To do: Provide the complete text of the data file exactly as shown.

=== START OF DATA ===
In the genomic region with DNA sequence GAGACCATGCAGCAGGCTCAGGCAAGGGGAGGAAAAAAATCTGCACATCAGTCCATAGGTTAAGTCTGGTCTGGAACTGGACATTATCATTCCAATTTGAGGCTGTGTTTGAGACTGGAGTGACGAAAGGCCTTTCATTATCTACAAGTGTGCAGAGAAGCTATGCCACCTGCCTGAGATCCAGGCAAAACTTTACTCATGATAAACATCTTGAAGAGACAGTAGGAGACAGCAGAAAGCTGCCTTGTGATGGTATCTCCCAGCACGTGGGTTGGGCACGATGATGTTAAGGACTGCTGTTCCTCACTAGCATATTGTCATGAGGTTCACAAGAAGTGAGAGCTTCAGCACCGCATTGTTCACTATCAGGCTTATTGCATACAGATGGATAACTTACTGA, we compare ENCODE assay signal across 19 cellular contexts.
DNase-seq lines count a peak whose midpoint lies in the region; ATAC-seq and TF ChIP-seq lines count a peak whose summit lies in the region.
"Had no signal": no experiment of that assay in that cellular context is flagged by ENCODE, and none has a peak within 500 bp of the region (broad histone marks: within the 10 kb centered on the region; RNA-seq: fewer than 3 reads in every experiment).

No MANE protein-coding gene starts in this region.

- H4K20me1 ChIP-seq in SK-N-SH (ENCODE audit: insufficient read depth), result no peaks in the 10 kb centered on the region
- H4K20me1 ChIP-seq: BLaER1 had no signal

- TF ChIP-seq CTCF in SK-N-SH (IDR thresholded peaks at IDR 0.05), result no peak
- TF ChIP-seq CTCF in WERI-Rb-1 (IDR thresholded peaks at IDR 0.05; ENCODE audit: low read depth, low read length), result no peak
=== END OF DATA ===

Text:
In the genomic region with DNA sequence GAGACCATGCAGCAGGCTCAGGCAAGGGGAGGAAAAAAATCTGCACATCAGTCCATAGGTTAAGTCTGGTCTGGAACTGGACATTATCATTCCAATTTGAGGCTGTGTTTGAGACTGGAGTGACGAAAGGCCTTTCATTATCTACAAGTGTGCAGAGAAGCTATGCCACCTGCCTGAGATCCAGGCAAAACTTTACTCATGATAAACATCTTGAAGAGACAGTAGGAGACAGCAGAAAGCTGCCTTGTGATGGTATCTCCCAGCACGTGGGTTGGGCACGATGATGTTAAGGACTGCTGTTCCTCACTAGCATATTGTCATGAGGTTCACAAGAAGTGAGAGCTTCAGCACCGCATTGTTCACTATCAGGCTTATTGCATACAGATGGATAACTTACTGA, we compare ENCODE assay signal across 19 cellular contexts.
DNase-seq lines count a peak whose midpoint lies in the region; ATAC-seq and TF ChIP-seq lines count a peak whose summit lies in the region.
"Had no signal": no experiment of that assay in that cellular context is flagged by ENCODE, and none has a peak within 500 bp of the region (broad histone marks: within the 10 kb centered on the region; RNA-seq: fewer than 3 reads in every experiment).

No MANE protein-coding gene starts in this region.

- H4K20me1 ChIP-seq in SK-N-SH (ENCODE audit: insufficient read depth), result no peaks in the 10 kb centered on the region
- H4K20me1 ChIP-seq: BLaER1 had no signal

- TF ChIP-seq CTCF in SK-N-SH (IDR thresholded peaks at IDR 0.05), result no peak
- TF ChIP-seq CTCF in WERI-Rb-1 (IDR thresholded peaks at IDR 0.05; ENCODE audit: low read depth, low read length), result no peak